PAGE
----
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Dale Earnhardt Jr.’s playoff chances may rely on if he can win a race

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CONCORD, N.C. — Even with 15 races remaining before the playoffs begin, car owner Rick Hendrick says he thinks Dale Earnhardt Jr. will have to win a race if the retiring driver hopes to have one last shot at a Cup championship.

Earnhardt is 25th in the points heading into this weekend’s Coca-Cola 600 at Charlotte Motor Speedway. He’s 77 points behind Trevor Bayne, who holds the final playoff spot at this time. Drivers can earn up to 70 points this weekend with an extra stage. The maximum number of points is 60 for all other Cup races.

A win before the playoffs begin in September grants a driver, who starts every race, a chance to compete for the title. If there aren’t 16 winners by then, the rest of the playoff field is filled based on points.

Through the first 11 races, eight different drivers have won at least once. Martin Truex Jr., Jimmie Johnson and Brad Keselowski each have two wins, while five others have single victories: Kyle Larson, Joey Logano, Ricky Stenhouse Jr., Ryan Newman and Daytona 500 winner Kurt Busch.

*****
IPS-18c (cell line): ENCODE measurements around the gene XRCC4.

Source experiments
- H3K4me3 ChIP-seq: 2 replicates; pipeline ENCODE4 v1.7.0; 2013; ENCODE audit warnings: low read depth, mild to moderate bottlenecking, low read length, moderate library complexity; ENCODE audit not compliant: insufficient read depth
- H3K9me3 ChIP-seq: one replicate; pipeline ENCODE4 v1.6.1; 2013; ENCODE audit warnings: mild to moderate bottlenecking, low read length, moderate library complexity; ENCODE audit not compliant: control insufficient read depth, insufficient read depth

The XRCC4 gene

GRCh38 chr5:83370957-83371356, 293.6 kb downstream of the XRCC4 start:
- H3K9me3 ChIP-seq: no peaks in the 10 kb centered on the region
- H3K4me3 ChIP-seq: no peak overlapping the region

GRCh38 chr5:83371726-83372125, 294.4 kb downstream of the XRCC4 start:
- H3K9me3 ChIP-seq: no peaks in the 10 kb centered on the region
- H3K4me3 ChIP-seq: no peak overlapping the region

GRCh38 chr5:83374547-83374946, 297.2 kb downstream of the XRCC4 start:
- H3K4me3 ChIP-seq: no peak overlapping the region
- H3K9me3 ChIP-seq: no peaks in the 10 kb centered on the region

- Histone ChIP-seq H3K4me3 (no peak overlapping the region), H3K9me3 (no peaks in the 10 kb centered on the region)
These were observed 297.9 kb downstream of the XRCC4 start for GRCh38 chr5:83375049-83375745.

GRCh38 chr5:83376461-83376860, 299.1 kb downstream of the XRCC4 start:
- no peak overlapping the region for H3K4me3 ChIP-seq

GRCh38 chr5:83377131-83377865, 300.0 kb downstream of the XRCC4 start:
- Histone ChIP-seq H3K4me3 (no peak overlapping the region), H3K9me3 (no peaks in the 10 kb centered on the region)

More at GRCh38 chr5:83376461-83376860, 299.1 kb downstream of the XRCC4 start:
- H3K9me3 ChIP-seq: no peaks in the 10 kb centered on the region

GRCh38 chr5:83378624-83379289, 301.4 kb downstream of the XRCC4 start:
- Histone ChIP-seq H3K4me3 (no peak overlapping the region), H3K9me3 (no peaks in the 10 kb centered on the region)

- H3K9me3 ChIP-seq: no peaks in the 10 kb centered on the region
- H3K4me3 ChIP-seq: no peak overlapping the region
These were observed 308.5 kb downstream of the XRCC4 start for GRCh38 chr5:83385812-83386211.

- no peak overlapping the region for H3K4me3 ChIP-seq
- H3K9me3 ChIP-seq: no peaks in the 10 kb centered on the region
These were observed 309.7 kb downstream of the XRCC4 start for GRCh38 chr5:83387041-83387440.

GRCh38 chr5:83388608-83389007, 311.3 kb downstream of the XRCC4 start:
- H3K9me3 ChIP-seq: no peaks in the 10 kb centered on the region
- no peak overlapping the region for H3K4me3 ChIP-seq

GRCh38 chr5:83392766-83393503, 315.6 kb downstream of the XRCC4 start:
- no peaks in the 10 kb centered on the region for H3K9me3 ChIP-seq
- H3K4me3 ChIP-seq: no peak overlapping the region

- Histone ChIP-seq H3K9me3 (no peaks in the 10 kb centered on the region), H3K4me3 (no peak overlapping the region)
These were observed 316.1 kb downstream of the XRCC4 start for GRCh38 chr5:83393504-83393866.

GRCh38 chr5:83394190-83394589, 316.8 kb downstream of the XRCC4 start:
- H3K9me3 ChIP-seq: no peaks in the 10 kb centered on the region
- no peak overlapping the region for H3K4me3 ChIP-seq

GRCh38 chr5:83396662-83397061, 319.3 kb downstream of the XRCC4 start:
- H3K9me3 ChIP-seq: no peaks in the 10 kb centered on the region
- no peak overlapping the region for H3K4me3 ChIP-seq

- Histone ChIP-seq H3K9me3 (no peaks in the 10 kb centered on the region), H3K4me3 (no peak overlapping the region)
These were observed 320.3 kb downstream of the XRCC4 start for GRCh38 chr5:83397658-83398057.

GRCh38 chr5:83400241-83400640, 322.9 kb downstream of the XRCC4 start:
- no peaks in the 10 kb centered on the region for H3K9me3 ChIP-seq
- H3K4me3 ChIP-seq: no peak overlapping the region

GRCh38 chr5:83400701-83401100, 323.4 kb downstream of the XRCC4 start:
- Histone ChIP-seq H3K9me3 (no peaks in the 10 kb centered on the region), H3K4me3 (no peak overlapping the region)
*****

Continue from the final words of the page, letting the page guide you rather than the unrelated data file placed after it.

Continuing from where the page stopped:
Stage points could play a key role in who fills the final playoff spots and that might not be good for Earnhardt. He has 19 stage points (teammate Chase Elliott has 94) but none in the last four races.

“I think we’ve got to win now,’’ Hendrick said last week. “A lot of people can start having problems. We’ve got to do the best we can and let it take care of itself. The cars are fast enough to win. I’m hopeful we can pull it off.’’

Said Earnhardt: “That makes it a lot easier when the boss man tells you what you’ve got to do.’’

Earnhardt wasn’t as confident after Saturday night’s All-Star Race. He finished 18th in the 20-car field and apologized to fans on Periscope after the race.

“It’s hard not to get down,” Earnhardt said. “I’ve been racing a long time and it’s hard not to get down. Right after that, it’s hard to keep your chin up, really hard. I’ll get my chin up again in a couple days.’’